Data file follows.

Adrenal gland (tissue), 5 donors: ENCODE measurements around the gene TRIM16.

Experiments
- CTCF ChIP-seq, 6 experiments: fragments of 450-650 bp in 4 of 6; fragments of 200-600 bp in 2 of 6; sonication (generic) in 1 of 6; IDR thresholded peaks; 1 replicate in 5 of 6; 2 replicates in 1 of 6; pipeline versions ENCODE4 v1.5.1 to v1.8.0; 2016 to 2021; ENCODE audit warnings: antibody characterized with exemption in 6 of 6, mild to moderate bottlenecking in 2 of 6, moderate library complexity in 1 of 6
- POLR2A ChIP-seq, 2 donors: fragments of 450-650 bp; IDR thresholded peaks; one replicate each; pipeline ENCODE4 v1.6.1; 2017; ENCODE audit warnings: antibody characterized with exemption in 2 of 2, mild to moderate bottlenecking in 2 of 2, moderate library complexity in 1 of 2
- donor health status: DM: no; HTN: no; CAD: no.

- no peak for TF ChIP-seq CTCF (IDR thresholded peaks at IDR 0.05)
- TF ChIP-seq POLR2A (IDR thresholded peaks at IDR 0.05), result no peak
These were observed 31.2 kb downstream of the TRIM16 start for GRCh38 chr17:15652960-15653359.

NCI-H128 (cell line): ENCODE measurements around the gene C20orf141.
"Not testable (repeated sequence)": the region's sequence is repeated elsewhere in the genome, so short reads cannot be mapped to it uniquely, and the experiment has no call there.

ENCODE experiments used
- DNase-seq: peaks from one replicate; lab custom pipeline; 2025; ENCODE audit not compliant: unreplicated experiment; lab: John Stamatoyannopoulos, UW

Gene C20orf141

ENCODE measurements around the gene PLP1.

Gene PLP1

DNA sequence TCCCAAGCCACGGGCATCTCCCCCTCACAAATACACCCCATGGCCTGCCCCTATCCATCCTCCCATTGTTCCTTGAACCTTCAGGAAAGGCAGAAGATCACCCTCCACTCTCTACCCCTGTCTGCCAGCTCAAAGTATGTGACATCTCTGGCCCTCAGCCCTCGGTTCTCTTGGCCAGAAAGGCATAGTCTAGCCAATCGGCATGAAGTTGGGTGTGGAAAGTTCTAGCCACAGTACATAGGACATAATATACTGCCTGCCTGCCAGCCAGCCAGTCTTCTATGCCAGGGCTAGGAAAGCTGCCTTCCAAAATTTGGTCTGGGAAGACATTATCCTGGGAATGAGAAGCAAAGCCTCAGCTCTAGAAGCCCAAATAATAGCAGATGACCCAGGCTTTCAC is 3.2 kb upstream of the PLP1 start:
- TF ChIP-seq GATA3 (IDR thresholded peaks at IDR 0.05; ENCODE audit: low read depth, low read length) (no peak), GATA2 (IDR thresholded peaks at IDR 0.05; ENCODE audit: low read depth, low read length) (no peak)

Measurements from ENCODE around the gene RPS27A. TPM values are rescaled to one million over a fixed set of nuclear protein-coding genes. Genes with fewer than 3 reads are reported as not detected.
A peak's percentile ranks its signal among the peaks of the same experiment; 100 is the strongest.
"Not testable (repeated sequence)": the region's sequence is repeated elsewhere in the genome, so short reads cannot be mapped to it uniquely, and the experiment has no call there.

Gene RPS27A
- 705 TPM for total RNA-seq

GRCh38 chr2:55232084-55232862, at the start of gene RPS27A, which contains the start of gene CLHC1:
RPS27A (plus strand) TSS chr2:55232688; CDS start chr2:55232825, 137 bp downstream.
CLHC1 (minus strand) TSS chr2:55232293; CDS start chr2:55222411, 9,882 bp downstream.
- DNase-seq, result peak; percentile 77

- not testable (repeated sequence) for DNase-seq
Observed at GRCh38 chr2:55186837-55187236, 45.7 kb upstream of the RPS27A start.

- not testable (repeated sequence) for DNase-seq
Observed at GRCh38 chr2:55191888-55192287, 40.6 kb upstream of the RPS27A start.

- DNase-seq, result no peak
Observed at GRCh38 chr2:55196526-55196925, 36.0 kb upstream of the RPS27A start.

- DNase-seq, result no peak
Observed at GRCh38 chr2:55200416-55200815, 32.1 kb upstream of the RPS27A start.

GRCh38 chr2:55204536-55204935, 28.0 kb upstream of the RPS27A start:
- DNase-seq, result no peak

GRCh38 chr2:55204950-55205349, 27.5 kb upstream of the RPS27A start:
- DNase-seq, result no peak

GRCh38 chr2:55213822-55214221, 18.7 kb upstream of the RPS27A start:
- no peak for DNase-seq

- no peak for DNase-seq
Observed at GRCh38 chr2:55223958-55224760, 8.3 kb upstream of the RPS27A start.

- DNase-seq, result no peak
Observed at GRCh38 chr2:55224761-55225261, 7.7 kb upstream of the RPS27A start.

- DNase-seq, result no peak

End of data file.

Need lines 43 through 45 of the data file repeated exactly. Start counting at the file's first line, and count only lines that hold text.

- DNase-seq, result no peak
Observed at GRCh38 chr2:55224761-55225261, 7.7 kb upstream of the RPS27A start.

- DNase-seq, result no peak